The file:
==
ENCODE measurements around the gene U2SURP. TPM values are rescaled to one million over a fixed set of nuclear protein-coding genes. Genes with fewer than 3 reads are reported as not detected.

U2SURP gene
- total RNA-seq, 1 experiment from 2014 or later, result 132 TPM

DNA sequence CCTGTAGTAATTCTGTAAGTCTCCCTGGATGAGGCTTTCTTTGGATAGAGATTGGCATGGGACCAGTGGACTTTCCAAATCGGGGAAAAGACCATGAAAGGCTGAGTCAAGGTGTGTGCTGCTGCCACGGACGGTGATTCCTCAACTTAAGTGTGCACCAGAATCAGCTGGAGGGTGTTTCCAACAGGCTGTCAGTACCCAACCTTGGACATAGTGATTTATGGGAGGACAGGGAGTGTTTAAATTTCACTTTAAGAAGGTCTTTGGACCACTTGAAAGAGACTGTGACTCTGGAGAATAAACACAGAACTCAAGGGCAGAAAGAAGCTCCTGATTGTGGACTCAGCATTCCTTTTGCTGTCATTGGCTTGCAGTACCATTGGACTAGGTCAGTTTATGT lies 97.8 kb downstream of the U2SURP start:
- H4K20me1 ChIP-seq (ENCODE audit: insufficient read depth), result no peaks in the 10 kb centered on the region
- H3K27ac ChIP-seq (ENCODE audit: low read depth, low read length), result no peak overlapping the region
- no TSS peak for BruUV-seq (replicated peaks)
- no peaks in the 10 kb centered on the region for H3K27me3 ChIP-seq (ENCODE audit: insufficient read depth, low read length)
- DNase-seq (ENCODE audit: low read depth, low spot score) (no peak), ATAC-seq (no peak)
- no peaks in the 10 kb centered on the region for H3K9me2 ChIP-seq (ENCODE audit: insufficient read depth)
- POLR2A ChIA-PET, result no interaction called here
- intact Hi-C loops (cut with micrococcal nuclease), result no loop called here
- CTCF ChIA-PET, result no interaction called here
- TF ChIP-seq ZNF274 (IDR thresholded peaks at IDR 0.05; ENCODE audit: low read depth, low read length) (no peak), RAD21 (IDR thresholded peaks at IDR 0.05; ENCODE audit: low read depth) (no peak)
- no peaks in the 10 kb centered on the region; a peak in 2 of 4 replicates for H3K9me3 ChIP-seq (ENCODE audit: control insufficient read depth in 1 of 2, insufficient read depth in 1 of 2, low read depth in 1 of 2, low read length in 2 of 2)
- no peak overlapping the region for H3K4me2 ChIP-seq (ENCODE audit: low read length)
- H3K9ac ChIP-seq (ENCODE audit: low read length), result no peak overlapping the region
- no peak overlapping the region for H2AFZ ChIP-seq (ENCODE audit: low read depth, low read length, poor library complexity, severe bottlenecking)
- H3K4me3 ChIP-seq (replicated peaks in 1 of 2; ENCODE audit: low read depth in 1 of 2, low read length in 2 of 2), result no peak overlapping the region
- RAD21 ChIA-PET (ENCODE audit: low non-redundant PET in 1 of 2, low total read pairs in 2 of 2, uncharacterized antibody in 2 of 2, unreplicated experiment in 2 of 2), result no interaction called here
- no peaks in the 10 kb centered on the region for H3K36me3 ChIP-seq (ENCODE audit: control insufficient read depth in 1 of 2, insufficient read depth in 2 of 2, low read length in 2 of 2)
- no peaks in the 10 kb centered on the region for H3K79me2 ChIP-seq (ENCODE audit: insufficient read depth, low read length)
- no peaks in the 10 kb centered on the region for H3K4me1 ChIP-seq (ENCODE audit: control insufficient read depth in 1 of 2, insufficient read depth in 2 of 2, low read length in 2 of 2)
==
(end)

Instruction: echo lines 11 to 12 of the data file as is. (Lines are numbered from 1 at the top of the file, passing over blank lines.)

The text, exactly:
- POLR2A ChIA-PET, result no interaction called here
- intact Hi-C loops (cut with micrococcal nuclease), result no loop called here